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Angel & Faith #10

by  in Comic Reviews Comment
Angel & Faith #10

“Angel & Faith” has been a fun series — in many ways surpassing parent comic “Buffy the Vampire Slayer Season 9” — but “Angel & Faith” #10 takes it a step further. Here, I’d go so far as to say that Christos Gage and Chris Samnee have created a comic that surpasses a lot of the episodes of the “Angel” television show.

The issue itself at first appears to be a simple enough one-off, as Angel and Faith (living in Giles’ London home) meet Giles’ two great-aunts, who quickly turn out to be there for more than a social call. What happens next is a perfect mix of action and humor, as the slightly bitchy duo of Lavinia and Sophie get grudging protection from our title characters.

If that’s all we got in “Angel & Faith” #10, it would still be a lot of fun. Gage’s dialogue is especially zippy and strong here; it’s hard to not actually laugh at a lot of the little moments as barbs flight left and right even as the duo dispatches demon after demon. There’s also a nice reminder here that the destruction of magic in “Buffy the Vampire Slayer Season 8” has far-reaching consequences, with predicaments like the ones that Lavinia and Sophie are in being just the tip of the iceberg.

Gage takes it a step further, though, and what could have been a throwaway story has in fact a lot greater meaning. It’s that extra little punch (and we aren’t even talking about the final page, here) that makes “Angel & Faith” #10 so good in the writing department. Gage gets to make us think that we’re on a fun side story, but when it loops back in to the center of the series and we see the greater purpose, well, you’ll appreciate the ride that much more.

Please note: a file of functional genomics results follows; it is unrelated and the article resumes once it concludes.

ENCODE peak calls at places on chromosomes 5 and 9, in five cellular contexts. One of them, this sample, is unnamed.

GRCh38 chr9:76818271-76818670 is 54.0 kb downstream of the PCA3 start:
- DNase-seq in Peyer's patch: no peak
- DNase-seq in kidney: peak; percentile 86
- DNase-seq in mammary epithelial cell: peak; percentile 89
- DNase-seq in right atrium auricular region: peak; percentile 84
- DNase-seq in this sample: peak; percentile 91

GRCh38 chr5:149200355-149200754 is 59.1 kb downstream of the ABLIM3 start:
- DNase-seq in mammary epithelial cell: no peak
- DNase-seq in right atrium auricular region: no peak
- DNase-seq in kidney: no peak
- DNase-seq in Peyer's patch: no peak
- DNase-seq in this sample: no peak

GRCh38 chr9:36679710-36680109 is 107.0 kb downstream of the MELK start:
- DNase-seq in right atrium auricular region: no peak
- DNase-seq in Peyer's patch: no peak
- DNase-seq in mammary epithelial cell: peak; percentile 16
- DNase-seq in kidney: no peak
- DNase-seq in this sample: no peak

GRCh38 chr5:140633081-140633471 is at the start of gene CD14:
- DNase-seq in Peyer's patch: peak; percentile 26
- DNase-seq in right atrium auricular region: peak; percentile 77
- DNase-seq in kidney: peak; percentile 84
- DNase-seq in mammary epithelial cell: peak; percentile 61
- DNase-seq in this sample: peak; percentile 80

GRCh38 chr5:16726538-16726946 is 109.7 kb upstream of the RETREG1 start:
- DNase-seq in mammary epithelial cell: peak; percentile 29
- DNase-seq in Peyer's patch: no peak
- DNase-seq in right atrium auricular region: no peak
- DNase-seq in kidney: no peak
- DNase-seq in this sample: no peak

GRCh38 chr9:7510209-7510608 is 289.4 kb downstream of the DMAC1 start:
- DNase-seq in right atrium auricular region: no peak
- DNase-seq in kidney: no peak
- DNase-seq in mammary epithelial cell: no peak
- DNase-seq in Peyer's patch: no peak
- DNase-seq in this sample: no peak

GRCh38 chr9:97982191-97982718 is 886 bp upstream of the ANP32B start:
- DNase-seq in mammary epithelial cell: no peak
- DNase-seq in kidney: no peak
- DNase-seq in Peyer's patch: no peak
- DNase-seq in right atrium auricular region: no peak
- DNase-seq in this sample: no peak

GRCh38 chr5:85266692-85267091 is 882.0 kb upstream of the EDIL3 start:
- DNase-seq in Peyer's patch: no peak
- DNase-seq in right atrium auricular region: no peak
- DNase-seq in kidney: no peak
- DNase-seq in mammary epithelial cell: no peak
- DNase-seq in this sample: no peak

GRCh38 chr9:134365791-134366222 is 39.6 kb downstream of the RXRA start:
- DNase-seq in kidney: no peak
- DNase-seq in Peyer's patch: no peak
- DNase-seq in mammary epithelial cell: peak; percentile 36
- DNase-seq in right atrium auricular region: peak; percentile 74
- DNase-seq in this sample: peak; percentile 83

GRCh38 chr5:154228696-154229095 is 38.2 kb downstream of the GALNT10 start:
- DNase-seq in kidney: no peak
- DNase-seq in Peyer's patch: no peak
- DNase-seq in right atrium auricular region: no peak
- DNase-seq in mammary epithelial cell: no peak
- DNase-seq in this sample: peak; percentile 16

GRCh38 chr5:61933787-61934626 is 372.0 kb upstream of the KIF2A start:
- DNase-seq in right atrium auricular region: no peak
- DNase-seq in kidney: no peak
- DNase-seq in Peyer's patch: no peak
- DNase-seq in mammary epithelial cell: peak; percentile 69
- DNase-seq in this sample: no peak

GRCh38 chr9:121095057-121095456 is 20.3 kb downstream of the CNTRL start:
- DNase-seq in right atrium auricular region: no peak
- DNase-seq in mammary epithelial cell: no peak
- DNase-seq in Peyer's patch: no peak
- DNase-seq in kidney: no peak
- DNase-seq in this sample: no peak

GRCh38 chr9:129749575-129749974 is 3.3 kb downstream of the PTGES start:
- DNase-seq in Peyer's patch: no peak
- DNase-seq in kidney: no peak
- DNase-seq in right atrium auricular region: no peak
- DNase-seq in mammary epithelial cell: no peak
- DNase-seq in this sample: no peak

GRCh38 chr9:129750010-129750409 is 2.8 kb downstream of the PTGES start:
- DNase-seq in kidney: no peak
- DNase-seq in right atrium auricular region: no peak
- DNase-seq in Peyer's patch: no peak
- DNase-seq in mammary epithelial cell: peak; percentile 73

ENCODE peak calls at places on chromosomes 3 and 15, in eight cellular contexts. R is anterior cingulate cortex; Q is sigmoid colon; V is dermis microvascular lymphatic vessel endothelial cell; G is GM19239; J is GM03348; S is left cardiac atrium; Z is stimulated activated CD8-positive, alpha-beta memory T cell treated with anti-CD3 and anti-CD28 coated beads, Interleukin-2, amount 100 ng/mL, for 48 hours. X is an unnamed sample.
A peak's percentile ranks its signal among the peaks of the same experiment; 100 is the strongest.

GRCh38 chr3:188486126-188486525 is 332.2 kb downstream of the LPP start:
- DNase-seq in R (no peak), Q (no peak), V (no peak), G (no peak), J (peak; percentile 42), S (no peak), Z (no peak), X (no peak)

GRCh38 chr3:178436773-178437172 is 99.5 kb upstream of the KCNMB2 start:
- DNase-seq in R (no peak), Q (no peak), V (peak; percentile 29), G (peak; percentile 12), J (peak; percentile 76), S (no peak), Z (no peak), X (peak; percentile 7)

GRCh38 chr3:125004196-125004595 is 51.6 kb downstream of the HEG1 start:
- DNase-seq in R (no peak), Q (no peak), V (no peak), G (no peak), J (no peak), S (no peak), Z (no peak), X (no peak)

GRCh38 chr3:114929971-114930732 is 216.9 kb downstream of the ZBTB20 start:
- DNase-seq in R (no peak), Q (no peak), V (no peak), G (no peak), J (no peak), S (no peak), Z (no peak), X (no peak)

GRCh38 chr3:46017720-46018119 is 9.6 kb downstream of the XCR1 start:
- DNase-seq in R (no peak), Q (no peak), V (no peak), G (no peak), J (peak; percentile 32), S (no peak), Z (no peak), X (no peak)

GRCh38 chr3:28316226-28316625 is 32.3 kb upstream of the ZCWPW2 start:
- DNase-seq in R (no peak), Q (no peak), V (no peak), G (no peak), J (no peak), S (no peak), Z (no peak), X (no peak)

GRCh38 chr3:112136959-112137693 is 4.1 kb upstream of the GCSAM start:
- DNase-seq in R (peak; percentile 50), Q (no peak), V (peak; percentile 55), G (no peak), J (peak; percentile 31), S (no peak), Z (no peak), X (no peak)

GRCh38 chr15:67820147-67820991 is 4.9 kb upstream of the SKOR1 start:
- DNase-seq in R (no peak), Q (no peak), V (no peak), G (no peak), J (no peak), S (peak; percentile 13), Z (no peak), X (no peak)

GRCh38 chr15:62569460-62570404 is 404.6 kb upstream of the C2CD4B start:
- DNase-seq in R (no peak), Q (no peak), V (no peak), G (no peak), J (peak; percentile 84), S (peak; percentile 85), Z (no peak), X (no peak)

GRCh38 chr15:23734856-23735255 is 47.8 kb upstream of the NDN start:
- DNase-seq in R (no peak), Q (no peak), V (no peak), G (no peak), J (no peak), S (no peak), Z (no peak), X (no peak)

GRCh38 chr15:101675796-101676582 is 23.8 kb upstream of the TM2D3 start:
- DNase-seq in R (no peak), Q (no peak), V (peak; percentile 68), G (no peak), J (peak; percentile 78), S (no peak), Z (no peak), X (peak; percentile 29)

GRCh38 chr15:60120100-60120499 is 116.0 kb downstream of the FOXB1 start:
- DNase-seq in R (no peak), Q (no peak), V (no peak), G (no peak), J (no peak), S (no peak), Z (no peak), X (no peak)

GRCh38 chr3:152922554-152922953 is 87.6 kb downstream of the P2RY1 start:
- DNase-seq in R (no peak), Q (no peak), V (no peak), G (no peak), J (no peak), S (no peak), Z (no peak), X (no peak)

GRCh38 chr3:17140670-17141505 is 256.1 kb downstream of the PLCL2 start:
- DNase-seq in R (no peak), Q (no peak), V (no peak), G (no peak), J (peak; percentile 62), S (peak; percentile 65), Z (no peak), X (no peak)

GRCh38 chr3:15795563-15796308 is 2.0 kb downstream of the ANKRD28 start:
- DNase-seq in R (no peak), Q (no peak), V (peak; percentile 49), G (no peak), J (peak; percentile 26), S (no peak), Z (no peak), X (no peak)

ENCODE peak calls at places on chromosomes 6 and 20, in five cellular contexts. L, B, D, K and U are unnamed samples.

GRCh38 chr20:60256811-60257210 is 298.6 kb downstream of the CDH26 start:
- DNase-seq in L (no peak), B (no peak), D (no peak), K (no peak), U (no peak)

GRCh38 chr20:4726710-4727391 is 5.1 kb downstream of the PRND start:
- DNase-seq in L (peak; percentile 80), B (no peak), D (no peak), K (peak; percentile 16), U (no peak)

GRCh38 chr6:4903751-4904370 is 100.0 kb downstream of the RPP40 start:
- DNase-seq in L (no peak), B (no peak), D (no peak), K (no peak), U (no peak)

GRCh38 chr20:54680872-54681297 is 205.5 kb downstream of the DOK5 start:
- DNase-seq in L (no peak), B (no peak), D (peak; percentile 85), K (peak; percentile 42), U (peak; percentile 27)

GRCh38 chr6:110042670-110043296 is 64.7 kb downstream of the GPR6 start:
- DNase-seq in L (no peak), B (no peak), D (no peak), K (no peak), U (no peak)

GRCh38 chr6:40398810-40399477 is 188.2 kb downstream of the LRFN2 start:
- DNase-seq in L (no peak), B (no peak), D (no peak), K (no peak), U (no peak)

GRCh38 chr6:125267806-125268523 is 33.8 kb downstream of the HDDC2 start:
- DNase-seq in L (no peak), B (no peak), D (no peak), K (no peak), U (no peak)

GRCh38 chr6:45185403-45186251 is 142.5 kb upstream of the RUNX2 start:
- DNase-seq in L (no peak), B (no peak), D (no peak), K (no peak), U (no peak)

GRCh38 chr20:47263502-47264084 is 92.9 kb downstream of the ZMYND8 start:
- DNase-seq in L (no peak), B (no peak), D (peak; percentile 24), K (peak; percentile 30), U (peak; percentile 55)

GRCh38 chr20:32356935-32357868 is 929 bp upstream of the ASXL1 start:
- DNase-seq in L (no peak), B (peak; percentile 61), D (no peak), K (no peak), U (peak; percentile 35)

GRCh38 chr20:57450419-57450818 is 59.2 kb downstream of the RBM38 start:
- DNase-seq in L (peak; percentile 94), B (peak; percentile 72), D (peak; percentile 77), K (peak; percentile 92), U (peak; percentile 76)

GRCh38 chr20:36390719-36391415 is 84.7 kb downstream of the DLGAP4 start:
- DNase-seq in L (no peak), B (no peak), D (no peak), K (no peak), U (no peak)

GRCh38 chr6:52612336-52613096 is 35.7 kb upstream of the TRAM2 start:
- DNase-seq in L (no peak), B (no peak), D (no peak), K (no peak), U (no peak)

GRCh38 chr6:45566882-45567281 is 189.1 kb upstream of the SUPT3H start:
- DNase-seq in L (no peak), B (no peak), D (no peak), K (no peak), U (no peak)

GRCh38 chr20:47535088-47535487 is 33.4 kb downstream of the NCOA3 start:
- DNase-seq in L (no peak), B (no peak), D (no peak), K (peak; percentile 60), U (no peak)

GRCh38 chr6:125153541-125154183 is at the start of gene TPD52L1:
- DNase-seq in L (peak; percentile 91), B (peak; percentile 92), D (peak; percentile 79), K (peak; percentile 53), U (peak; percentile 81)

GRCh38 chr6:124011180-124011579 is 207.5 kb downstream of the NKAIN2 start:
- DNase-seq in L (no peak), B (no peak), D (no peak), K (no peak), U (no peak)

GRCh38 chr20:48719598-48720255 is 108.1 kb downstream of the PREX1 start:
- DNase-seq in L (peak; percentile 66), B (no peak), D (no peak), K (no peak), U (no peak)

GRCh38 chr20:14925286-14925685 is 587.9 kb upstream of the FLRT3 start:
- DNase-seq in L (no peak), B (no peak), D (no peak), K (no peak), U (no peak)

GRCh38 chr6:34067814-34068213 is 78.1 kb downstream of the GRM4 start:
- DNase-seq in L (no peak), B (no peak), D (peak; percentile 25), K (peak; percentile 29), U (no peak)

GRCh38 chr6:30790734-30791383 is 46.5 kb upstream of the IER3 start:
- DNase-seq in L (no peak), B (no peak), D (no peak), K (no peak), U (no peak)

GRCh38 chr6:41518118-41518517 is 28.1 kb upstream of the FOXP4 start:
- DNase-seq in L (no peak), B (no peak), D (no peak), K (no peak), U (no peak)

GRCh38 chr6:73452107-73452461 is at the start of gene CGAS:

If that’s not enough, though, Samnee steps on board to provide some guest art for “Angel & Faith,” and he’s an artist who just keeps getting better with each new project. I love his art here; it reminds me a bit of artists like Tommy Lee Edwards with that blocky, thick ink line that Samnee uses. It’s remarkably clean and uncluttered art, though; the transitions from one panel to the next are easy to follow and strong. Samnee completely understands how to get the most impact from Gage’s script. For example, at the bottom of page 8, the final two panels flow wonderfully, shifting from the destruction of the tentacle to Angel and Faith looking up and their faces moving from startled to understanding. It leads in to the next page and the big reveal perfectly, and it’s a reminder of why Samnee’s such a good artist. As an added bonus, Samnee’s characters all look like their television counterparts, but still remain loose and fluid. There’s an energy here that you don’t often see in licensed comics, and I’m that much more impressed as a result.

If you aren’t reading “Angel & Faith” but were a fan of the “Buffyverse” over the years, this is the perfect introduction to the comic series. It gives you everything you need to know about what came before, as well as where the book is going; more importantly, it gives you a wonderfully written and drawn issue. Licensed sequels in comic form can be a difficult creation, but Gage and Samnee make it look easy. Joss Whedon fans, you need this comic.